In the category of catty-reads-of-year, turn to Jessica Pressler’s brave foray into the dispute between two warring Manhattan fashion houses, C Wonder and Tory Burch. The first is owned by Christopher Burch, ex-husband of Tory, who accuses him of ripping off her ideas. This fashion war of words brought out the long fingernails: “It’s a rip-off, Tory knows it, and everyone knows it,” Pressler quotes “someone we will refer to as a Friend of Tory,” who adds: “The interior is blatantly plagiarized. Then there’s the snap bracelets. The wallets. The buttons … ”

Oy, the buttons! A close competitor among fun-reads comes via Ken Bensinger, who stumbled upon one on those marketing ideas that probably seemed like a good idea at the time but morphed into a financial nightmare. This one involves airlines that, decades ago, sold to customers willing to fork over $350,000 or so, unlimited air travel, allowing them and a partner to come and go whenever and wherever they pleased. One racked up 30 million miles. Another created a mini-airline, ferrying passengers to and fro for cash.

Beyond wry features, it was an exceptional year for exposés of abuses of power and lawlessness. (Whether a good year for investigative reporting means business journalism was especially good or business behavior was especially bad is a question for philosophers.) And any list of top probes must start with David Barstow’s powerful and devastating New York Times investigation of bribery at Wal-Mart de Mexico and cover-ups at the corporate headquarters in Bentonville, Arkansas, leading to the executive suite. Rarely has a reporter gotten so far inside a system of corruption, or assembled evidence as voluminous and compelling, as Barstow does here. At the heart of the story are 15 hours of interviews with Sergio Cicero Zapata, who recounted how he personally had helped organize payoffs and bribery to advance WalMart’s real estate ambitions. This 10,000-word piece will go down as one of the classics of the investigative genre.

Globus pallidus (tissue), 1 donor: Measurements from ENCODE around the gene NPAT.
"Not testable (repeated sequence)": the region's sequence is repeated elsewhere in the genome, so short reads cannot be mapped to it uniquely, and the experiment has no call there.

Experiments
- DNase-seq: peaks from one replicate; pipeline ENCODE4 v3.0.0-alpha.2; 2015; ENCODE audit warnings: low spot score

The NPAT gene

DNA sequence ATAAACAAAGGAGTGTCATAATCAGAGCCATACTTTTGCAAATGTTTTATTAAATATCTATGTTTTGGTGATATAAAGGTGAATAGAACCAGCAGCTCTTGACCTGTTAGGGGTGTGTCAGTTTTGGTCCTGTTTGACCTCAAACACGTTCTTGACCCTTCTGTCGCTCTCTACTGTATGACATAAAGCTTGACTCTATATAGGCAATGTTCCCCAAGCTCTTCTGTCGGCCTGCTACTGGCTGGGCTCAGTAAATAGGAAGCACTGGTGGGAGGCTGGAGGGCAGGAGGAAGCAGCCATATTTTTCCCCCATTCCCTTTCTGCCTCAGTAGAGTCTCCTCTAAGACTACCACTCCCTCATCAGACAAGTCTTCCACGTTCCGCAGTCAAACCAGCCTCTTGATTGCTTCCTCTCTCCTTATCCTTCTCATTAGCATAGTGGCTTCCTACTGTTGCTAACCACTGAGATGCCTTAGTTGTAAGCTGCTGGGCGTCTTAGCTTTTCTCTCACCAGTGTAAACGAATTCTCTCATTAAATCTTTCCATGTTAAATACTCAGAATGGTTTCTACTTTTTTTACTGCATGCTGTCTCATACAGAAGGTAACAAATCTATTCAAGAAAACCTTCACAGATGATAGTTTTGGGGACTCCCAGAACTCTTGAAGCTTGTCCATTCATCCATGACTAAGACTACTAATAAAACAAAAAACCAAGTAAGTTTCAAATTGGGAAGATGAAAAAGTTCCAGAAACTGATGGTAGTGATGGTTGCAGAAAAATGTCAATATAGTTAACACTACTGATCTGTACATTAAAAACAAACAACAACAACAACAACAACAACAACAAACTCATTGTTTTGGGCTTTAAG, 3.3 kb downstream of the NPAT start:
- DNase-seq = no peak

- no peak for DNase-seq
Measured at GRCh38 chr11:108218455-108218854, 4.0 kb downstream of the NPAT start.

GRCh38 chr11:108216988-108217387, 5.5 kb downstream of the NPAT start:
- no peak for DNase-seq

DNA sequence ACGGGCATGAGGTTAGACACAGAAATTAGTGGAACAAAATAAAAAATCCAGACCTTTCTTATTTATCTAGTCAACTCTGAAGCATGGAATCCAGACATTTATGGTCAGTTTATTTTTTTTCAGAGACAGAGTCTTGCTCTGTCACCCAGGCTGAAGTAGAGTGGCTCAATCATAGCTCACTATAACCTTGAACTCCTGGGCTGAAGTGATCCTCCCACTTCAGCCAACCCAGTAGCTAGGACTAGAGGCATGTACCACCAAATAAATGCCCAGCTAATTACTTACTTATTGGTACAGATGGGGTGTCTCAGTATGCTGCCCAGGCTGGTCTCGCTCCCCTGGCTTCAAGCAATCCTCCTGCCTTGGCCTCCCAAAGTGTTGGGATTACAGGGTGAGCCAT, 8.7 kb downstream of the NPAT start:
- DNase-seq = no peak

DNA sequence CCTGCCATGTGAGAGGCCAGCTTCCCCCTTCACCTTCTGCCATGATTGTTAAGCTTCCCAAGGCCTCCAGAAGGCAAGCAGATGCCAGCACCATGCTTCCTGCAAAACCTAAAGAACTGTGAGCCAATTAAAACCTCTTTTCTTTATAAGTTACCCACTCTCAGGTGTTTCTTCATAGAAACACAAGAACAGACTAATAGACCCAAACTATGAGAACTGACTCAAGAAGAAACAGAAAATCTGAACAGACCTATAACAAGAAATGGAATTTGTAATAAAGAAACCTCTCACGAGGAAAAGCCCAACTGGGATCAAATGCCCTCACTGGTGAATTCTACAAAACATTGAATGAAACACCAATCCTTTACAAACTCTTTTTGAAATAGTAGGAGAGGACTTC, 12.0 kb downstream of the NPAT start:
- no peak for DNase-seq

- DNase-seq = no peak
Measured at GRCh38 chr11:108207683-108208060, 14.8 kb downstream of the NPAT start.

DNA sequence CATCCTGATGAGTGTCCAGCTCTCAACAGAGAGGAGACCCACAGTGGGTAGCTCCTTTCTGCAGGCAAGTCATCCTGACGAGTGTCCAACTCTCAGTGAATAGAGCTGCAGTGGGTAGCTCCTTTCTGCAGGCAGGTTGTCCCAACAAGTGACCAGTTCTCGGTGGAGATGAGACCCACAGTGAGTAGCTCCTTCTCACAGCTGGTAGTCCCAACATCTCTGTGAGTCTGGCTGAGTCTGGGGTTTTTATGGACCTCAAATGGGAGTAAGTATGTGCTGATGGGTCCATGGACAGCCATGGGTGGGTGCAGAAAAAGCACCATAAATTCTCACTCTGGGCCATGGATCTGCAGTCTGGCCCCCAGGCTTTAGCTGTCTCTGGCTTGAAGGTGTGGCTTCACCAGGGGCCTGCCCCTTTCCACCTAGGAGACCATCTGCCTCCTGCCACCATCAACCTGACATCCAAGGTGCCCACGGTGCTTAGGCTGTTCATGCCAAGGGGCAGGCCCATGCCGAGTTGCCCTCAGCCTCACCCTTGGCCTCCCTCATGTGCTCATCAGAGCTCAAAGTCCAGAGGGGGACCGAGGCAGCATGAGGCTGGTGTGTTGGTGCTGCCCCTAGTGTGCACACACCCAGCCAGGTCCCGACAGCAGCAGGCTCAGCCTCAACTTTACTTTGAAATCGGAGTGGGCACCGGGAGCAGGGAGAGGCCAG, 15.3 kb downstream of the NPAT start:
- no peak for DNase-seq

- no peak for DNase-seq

But, like I said, this was an exceptional year. A Reuters team of Brian Grow, Joshua Schneyer, and Janet Roberts uncorked a series of stunners on Chesapeake Energy and its CEO Aubrey McClendon, the riverboat gambler behind the recent rise of natural gas in the U.S. It was hard to choose among the stories, but we settled on an installment that exposes Chesapeake plotting to collude with its top rival to drive down prices for drilling rights in Michigan. Among the documents, which one antitrust official calls a “smoking H-bomb,” is one showing McClendon offering to “smoke a peace pipe” to keep prices down and divvying up counties to avoid a bidding war. Rarely do readers benefit from evidence, won with great effort and against fierce corporate resistance, so definitive and so damning.

And before we leave the investigative space, I need to mention the agenda-setting New York Times story on Foxconn, the enormous Chinese supplier of iPads, iPhones, and other Apple products. Using old-fashioned shoe-leather reporting, the newspaper documents labor-rights abuses, long hours, and harsh working conditions that led to suicides and unrest. The story peels away the brand’s glossy image to reveal the often brutal reality of the manufacturing behind it. It led to sweeping reforms at both Foxconn and Apple.

Dean Starkman Dean Starkman runs The Audit, CJR's business section, and is the author of The Watchdog That Didn't Bark: The Financial Crisis and the Disappearance of Investigative Journalism (Columbia University Press, January 2014).

Follow Dean on Twitter: @deanstarkman.